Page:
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BARRON’SOnline: Oil's Well: “The sense that reserves have peaked appears to be showing up in numerous ways beyond year-end reserves and Royal Dutch Shell's writedowns ( 4 April 05


A veteran energy investor doesn't think opportunities are tapped out


MONDAY, APRIL 4, 2005  


An Interview With Art Smith -- If there's someone more knowledgeable about global oil companies, we don't know who that might be. Heading up John S. Herold Inc., based in Norwalk, Conn., and Houston, Smith oversees a team of analysts and maintains a proprietary database on 400 or so publicly held energy companies that's much in demand by money managers, oil and gas company executives and investment bankers.


Before taking charge of Herold in a leveraged buyout some 20 years ago, Smith studied the ins and outs of the oil patch for a decade. He did stints as an analyst at Argus Research and Oppenheimer and as a mergers and acquisitions banker at First Boston. For a time, he also served as chairman and chief executive of Torch Energy Advisors before returning to lead Herold in 1998.


An English-literature major in a former life, Smith is fulfilling his literary aspirations by penning a biography of Newfield Exploration's founder, Joe Foster. He's also on the verge of launching an energy fund independent of Herold. Drill down to find where he's exploring for values.


Barron's: What do you make of the energy sector?

Smith: The energy sector is basically the whole story of the stock market this year. The S&P energy sector is up 15.3%; everything else is either down or flat. It reminds me of the 1979-81 period, when energy was the only place to be until the bust came, and then it was the place not to be for six or seven years.


Q: You are not predicting another bust so soon, are you?

A: No, I'm not. The curious thing is the profound cynicism that exists among investors and the oil companies, which have not spent every dollar that comes in the door as they have done traditionally. That's best manifested by ExxonMobil, which generated $43 billion last year in cash flow and invested $14 billion, down from the year before. ExxonMobil doesn't seem to believe there is a paradigm shift and that we are in a period of higher energy prices.


Q: Have they explained that?

A: No. They are an outlier. ExxonMobil is not like the rest of the business. They have a remarkable portfolio of legacy assets. They tend to keep to themselves and they don't interact much with the rest of the industry. ChevronTexaco's chairman, David O'Reilly, on the other hand, gave a talk recently in which he said something has changed and that ChevronTexaco is in the camp that believes reserves have peaked and that we are on the other side of the Hubbert Curve [named for M. King Hubbert, a Shell geophysicist who correctly predicted in the 1950s that U.S. oil production would peak in the early 1970s]. The sense that reserves have peaked appears to be showing up in numerous ways beyond year-end reserves and Royal Dutch Shell's writedowns.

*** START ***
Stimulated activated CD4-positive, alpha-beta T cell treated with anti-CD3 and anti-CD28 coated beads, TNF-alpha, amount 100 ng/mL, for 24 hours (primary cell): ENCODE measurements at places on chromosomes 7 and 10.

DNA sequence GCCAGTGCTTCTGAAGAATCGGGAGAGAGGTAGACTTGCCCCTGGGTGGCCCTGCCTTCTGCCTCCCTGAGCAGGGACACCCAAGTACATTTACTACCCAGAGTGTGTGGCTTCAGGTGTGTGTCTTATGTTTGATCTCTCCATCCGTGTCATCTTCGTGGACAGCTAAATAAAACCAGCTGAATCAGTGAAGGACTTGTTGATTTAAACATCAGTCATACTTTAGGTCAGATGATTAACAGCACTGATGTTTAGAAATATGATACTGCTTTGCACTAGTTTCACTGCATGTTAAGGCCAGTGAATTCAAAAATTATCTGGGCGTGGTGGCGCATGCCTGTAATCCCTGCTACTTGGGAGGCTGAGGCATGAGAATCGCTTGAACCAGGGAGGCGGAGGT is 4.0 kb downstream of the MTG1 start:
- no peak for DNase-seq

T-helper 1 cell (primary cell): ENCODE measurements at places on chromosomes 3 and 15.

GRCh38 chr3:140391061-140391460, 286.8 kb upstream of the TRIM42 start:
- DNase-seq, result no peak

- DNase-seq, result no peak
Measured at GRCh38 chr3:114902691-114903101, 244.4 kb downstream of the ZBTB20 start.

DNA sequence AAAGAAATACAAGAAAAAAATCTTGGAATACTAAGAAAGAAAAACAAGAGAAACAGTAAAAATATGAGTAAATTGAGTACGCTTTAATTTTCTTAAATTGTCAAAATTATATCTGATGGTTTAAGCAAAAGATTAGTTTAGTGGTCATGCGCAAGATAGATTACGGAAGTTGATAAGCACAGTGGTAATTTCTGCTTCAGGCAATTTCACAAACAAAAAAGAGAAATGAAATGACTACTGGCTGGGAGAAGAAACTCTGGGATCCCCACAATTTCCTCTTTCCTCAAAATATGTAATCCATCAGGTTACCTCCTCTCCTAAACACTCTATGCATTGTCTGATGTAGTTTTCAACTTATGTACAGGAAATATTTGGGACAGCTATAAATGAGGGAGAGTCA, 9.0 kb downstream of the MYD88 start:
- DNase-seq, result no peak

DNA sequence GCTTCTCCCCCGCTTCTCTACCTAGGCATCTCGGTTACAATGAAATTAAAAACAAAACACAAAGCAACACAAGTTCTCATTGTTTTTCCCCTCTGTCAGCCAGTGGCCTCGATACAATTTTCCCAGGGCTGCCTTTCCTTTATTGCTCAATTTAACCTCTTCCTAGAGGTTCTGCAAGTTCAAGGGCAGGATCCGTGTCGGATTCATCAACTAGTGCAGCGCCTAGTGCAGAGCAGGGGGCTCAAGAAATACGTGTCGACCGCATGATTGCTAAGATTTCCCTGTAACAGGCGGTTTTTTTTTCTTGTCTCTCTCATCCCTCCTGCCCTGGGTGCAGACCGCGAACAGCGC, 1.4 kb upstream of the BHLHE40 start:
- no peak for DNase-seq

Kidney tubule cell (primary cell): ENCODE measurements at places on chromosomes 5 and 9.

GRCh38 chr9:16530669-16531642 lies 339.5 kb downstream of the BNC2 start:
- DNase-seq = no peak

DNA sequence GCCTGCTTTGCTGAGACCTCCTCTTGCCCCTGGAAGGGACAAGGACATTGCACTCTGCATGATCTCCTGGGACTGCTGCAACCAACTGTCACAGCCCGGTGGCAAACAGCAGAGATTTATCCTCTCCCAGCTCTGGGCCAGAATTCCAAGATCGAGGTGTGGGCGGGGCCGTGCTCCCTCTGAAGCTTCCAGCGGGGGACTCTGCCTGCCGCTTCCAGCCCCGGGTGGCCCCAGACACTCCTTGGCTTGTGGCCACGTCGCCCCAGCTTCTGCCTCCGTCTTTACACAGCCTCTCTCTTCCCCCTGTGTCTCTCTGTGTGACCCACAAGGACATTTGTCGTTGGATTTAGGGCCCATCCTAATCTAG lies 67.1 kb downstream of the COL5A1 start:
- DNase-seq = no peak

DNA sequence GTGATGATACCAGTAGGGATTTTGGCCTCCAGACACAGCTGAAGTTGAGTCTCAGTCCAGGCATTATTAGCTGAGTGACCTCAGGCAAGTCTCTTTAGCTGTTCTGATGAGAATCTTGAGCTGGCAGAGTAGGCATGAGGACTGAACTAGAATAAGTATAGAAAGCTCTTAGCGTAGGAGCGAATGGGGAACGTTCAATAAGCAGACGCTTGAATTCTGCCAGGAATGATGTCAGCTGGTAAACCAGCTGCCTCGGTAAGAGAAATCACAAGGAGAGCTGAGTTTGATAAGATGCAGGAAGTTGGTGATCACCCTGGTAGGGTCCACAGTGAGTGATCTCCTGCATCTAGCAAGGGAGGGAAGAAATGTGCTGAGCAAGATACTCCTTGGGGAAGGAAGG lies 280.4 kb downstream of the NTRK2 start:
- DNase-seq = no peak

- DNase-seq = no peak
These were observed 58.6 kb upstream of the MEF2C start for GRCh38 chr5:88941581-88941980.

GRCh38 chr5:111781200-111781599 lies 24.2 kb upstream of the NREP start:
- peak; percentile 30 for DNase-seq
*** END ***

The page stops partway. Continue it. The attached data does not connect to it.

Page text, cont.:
Q: What might be the ramifications of ExxonMobil's dismissive attitude?

A: I would think the leading company in the world, with a $400 billion market cap, would be active in improving the supply side. Yet they seem to be very content to grow 2% a year and buy in stock and show a high return on capital, and the rest of the world be damned. Art Smith thinks oil-company shares don't reflect the likelihood of continued high energy prices. One exception: ExxonMobil is "pretty expensive." 


Q: So they are better managers of their stock than their assets?

A: That would be a good way of saying it, though it appears that everyone has capitulated and thinks ExxonMobil is a wonderful company and wants to own it. Quite frankly, we think it is pretty expensive. It is currently the most expensive of all the large oil companies. You can buy Total for a lot better value and, like ExxonMobil, it also buys in its stock and it has a good yield. Most of the companies we deal with have recognized that the current cash flows have been greater than anticipated and many of the companies have adopted the Exxon initiative and started using excess cash flow to buy back stock.

They've also adopted something called a variable production payment, or VPP, where they sell forward some of their production into the futures market and buy back stock. The stocks are not discounting the Nymex futures. Last year we were expecting a $40 oil market going to $35 and a year later it's a $50 oil market. Natural gas last year was $5 and now it is $7.44.

There has been a rather substantial increase in the expectations for futures pricing for oil and gas, which sets up a situation in which the companies can sell forward some of their production to an intermediary -- oil at, say, $50 a barrel -- and buy in their stock, which is discounting $30 oil. Pioneer Natural Resources did that. Apache did that when they bought some reserves from Anadarko. It's an interesting trend.


Q: What about prices in general in the energy sector? Are you looking for a correction in energy stocks?

A: Despite oil prices hitting new highs recently, the stocks have started tapering off. Some would say higher oil prices aren't good even for the energy sector. But somewhere out there, Adam Smith's invisible hand is working and capital is flowing into the sector for the right reasons, because there is a lot of black ink among the oil companies. They are making a lot of money and there appear to be some very good opportunities to invest in for some very high returns. The bad news is we continue to see a slump in exploration and discovery rates. At the same time, there are rising finding or development costs and reserve replacement costs, which are all tied together. IHS Energy, which just bought Cambridge Energy Research Associates, has come out recently with some data that show the number of major oil discoveries continues to decline each year. We are living off of inventory. That's confirmed by all the data we've collected on the industry.